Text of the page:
What must you know about dealing with the "Recall" feature in Microsoft Copilot+ PCs?

What must you know about dealing with the “Recall” feature in Microsoft Copilot+ PCs?

A few days ago, Microsoft announced their new product: Copilot+ PCs. One of the features of Copilot+ PCs that has been raising eyebrows among cybersecurity professionals is “Recall”. As Microsoft explained,

Now with Recall, you can access virtually what you have seen or done on your PC in a way that feels like having photographic memory. Copilot+ PCs organize information like we do – based on relationships and associations unique to each of our individual experiences. This helps you remember things you may have forgotten so you can find what you’re looking for quickly and intuitively by simply using the cues you remember.

The tech presses’ reactions to Recall had largely been negative. This blog article described it as “fundamentally undermining Windows security”. This BBC news article sees it as a privacy nightmare.

I assume that Microsoft will deliver this feature to other compatible Windows 11 PCs in future updates.

What does Recall do?

Recall takes images of your screen every few seconds and stores them encrypted on your Windows PC. Since Microsoft is going for broke with AI, I assume that Recall will allow you to search through your recorded screens by giving it some text prompts to its AI engine (Copilot). Without the AI, you would have to manually go through your recorded screen timeline to find what you want. With AI, all you need to do is to ask it questions on what you are looking for and it will do it for you.

What Recall does NOT do?

First, we need to clear the deck on what Recall does not do. As this FAQ implied,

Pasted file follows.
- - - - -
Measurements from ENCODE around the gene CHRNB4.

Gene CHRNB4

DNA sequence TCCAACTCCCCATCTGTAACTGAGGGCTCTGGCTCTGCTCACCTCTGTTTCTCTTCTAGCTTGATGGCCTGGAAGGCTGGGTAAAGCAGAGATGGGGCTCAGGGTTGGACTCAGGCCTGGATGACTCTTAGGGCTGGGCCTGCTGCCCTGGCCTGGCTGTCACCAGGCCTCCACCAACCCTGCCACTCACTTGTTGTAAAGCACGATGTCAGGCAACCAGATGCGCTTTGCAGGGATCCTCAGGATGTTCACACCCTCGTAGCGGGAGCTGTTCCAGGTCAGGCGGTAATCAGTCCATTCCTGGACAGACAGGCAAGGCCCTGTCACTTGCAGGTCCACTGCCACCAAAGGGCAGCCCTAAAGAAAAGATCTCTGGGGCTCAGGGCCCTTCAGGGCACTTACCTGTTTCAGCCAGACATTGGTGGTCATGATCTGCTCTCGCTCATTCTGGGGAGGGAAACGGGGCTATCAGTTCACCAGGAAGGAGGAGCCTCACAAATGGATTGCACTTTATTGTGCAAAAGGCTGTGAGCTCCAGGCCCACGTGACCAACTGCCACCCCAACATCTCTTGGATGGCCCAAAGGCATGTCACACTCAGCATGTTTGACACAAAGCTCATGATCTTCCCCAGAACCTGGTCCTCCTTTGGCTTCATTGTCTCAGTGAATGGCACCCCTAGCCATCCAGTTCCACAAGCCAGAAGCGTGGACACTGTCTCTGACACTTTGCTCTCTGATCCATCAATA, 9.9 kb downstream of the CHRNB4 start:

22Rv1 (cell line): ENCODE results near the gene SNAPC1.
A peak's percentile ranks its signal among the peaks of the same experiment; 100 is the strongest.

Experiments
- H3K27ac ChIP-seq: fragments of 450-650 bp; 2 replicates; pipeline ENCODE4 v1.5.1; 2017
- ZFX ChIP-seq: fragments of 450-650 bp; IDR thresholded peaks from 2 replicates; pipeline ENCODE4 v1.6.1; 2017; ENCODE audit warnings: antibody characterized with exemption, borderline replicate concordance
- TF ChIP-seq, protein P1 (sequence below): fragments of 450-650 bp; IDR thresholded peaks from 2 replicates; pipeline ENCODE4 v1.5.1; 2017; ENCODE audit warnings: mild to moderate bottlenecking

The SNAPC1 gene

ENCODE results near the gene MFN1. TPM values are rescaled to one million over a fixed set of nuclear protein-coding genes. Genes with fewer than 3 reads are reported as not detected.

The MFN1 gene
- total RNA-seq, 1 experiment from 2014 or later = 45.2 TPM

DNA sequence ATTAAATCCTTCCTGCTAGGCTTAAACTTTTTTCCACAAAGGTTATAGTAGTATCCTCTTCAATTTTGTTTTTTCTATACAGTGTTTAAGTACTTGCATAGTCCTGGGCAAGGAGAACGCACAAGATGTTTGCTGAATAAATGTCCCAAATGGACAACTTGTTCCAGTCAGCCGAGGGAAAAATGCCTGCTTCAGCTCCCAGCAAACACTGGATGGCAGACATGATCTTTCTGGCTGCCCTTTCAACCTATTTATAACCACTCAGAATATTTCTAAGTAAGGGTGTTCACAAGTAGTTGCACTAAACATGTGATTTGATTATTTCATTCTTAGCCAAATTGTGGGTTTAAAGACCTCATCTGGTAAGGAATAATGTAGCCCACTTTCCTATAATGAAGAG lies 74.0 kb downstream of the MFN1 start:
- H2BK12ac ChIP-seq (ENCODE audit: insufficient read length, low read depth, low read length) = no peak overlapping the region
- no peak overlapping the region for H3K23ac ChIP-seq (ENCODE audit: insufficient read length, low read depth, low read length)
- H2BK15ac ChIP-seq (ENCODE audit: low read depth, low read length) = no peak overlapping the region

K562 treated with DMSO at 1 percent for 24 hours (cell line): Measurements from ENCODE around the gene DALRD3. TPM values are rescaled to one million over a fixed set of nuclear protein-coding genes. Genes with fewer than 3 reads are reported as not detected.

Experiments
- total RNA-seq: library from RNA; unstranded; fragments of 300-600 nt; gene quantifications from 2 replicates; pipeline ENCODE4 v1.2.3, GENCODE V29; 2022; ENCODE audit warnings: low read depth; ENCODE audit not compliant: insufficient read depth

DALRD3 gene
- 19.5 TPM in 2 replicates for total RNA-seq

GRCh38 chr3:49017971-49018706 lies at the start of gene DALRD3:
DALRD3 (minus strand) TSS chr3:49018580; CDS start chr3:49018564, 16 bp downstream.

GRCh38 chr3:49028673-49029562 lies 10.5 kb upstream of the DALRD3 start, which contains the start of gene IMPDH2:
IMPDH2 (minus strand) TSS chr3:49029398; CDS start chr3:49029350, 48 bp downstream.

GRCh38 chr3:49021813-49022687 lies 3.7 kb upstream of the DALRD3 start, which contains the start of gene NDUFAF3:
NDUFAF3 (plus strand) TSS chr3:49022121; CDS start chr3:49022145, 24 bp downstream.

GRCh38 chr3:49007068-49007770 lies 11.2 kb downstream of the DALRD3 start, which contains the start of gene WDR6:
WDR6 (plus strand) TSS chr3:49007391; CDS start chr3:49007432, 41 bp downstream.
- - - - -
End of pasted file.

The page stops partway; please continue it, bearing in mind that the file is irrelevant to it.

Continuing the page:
• It does not record keystrokes.
  • It does not record your clipboard.
  • It does not record sound output and microphone input.

It also explicitly stated that,

  • It does not record screenshots of InPrivate web browsing sessions in Microsoft Edge.
  • It does not record screenshots that contain content protected by DRM (a copy protection enforcement mechanism) to protect the commercial interests of content creators.
  • It does not send the recorded screenshots to the ‘cloud’. All of them are stored locally on the PC and encrypted. Furthermore, different users of the same PCs cannot access other users’ screenshots. But there is a caveat, which I will mention below.

What are the cybersecurity and privacy implications? What can you do? How should Microsoft implement Recall differently if they’re security conscious?

Despite the above-mentioned limitations of Recall, it still cannot differentiate between private and not-so-private information in its screen recordings.

For example, let’s say you log into your Internet banking website. Sure, your banking password will be protected because it is not shown on the screen. But your banking transactions, account numbers, and so on, which are private, will be recorded.

Another example: you may be using a state-of-the-art end-to-end encrypted messaging app. But do you want every message you receive and send to be recorded as screenshots on your PC?

This is where the cybersecurity and privacy nightmare begins.

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